The wiki image above is a great example of the size difference between the kiwi, ostrich, and moa (Dinornis). In fact, the moa was for years believed to be part of the ostrich family, until the little detail of “no wings” came to light. Earlier moa archeologists were surprised after finding one leg bone after the next, but never an arm. One massive bone (which can be seen on the ostrich’s thorax, on the above picture) is missing from the moa and kiwi. That’s a bird’s keel, which is responsible for anchoring a bird’s wings. Many ratites do have wings (like ostriches and emus), even though they are not so helpful. The moa and the kiwi do not.

The moa’s enormous femur bones were first to be found. Twice the circumference of a human femur, those fossils helped recreate the image of this massive bird.  After the discovery of many moa fossil sites and skeleton reconstructions, it is now known that the moa came in 9 species, reached up to 12 ft. tall and could weigh over 500 lbs – heavier than a gorilla. Currently we have an even better understanding of this animal. For example, we can tell its diet consisted of at least 74 different species of plants and that it fought its only predator pre-human settlement (the giant eagle). Researchers have also been able to extract pieces of its DNA from its fossil bones.

Moa long bones (left tibiotarsa) and eggshell, drilled for DNA samples.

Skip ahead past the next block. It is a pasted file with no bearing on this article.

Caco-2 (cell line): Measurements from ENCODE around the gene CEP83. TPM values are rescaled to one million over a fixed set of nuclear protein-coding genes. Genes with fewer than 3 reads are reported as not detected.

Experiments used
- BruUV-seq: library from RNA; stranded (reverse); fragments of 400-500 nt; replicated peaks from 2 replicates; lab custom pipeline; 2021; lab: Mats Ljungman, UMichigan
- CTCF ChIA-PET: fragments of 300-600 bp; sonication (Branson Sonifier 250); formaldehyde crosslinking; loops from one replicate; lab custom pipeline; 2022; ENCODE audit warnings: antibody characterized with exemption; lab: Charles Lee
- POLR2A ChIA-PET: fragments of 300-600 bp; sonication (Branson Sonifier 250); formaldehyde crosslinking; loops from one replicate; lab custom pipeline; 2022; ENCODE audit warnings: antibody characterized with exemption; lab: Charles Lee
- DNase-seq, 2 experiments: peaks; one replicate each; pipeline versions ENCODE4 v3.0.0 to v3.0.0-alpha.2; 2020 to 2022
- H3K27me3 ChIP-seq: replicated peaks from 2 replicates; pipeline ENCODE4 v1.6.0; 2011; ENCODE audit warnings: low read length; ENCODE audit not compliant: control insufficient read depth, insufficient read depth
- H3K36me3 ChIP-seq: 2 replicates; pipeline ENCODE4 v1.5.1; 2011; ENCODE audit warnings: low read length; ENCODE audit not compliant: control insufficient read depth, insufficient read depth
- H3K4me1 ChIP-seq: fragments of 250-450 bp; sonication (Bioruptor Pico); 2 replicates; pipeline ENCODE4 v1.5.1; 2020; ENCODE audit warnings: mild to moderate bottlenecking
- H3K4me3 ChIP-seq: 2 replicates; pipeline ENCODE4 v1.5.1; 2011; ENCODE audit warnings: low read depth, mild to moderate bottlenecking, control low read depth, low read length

Moa long bones (left tibiotarsa) and eggshell, drilled for DNA samples. Alletoft et al, 2011

The moa used to live in New Zealand before extinction, when it disappeared shortly after Maori settlement in the 13th century. This bird was New Zealand’s largest herbivore. There were no land mammals – unless you count the three species of bat. The moa roamed freely, unaware of predators except for giant eagle (Haast’s Eagle). Much like a modern day eagle, it grabbed and killed prey with a strike of its talons – claw marks are preserved in many moa fossils. Moas were easy catch for the settler tribes – having never seen humans before, there was no reason for fearing them. On the course of a few hundred years they were all eaten and only bones were left to tell the story. Imagine the size of those drumsticks: even though moas were eaten, historical reports claim it did not taste so good (and supposedly tasted tough and stringy, and some admit it might have been similar to a kiwi). With no land mammals or other domesticated animals, life in New Zealand must have been difficult. Today however, it serves as an interesting cautionary tale for animal species survival or man-driven extinction.

Now posting on PLoS blogs!

Good news everyone! I’ve been invited by Jean Flanagan and PLoS blogs to join their Sci-Ed team: a blog that focuses on science education. My contribution will be on science education in museums, zoos and aquaria. My first post is up:

It was my third time meandering the halls of the Natural History museum – and first as a volunteer interpreter – when I glimpsed a bird without arms: no wings, no arm bones, no hands, no wrists, and no fingers. Nothing. That skeleton I was seeing had once been a statuesque, NBA player-tall bird. Its neck accounted for nearly half its height; its slender legs, almost the rest, with a globular region in between. That was my first sighting of a moa.

Moa (Smithsonian Natural History Museum). Photo by the author.

The moa is a gigantic extinct flightless bird from New Zealand. Imagine an ostrich, but delete the wings and give it some serious growth hormones. This 12 ft tall, 500 lbs bird was driven to extinction in the early 13th century, when humans hunted and ate them all.

Continue reading after the jump…

For the bio- and anthropologically-curious, I’ll post more info on the moa next week!